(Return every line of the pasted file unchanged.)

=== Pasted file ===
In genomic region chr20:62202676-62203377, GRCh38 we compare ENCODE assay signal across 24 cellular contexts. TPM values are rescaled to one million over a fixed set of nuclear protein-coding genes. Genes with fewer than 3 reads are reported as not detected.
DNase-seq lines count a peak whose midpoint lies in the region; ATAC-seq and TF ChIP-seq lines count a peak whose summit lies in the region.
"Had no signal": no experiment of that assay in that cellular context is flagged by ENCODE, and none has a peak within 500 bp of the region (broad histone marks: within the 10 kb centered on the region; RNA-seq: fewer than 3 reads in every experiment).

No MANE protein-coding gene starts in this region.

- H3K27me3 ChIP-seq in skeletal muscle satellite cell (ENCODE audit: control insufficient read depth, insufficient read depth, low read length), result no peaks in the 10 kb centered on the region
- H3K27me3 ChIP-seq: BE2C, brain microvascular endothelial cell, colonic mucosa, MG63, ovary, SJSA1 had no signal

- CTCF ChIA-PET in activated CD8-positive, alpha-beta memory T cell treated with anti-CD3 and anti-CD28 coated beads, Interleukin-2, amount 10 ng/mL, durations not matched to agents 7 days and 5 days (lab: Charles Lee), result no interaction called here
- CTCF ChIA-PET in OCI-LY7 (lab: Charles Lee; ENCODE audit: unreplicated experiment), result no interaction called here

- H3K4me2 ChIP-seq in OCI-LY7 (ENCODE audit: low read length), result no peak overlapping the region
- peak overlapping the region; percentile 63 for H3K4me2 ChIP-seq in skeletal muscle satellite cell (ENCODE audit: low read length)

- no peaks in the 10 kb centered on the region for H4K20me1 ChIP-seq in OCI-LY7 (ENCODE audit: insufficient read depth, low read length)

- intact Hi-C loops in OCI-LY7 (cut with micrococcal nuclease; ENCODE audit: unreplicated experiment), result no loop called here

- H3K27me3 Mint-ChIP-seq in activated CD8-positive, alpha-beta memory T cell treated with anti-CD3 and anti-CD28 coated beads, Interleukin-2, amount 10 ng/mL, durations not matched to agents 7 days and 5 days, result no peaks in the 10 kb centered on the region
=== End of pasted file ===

In genomic region chr20:62202676-62203377, GRCh38 we compare ENCODE assay signal across 24 cellular contexts. TPM values are rescaled to one million over a fixed set of nuclear protein-coding genes. Genes with fewer than 3 reads are reported as not detected.
DNase-seq lines count a peak whose midpoint lies in the region; ATAC-seq and TF ChIP-seq lines count a peak whose summit lies in the region.
"Had no signal": no experiment of that assay in that cellular context is flagged by ENCODE, and none has a peak within 500 bp of the region (broad histone marks: within the 10 kb centered on the region; RNA-seq: fewer than 3 reads in every experiment).

No MANE protein-coding gene starts in this region.

- H3K27me3 ChIP-seq in skeletal muscle satellite cell (ENCODE audit: control insufficient read depth, insufficient read depth, low read length), result no peaks in the 10 kb centered on the region
- H3K27me3 ChIP-seq: BE2C, brain microvascular endothelial cell, colonic mucosa, MG63, ovary, SJSA1 had no signal

- CTCF ChIA-PET in activated CD8-positive, alpha-beta memory T cell treated with anti-CD3 and anti-CD28 coated beads, Interleukin-2, amount 10 ng/mL, durations not matched to agents 7 days and 5 days (lab: Charles Lee), result no interaction called here
- CTCF ChIA-PET in OCI-LY7 (lab: Charles Lee; ENCODE audit: unreplicated experiment), result no interaction called here

- H3K4me2 ChIP-seq in OCI-LY7 (ENCODE audit: low read length), result no peak overlapping the region
- peak overlapping the region; percentile 63 for H3K4me2 ChIP-seq in skeletal muscle satellite cell (ENCODE audit: low read length)

- no peaks in the 10 kb centered on the region for H4K20me1 ChIP-seq in OCI-LY7 (ENCODE audit: insufficient read depth, low read length)

- intact Hi-C loops in OCI-LY7 (cut with micrococcal nuclease; ENCODE audit: unreplicated experiment), result no loop called here

- H3K27me3 Mint-ChIP-seq in activated CD8-positive, alpha-beta memory T cell treated with anti-CD3 and anti-CD28 coated beads, Interleukin-2, amount 10 ng/mL, durations not matched to agents 7 days and 5 days, result no peaks in the 10 kb centered on the region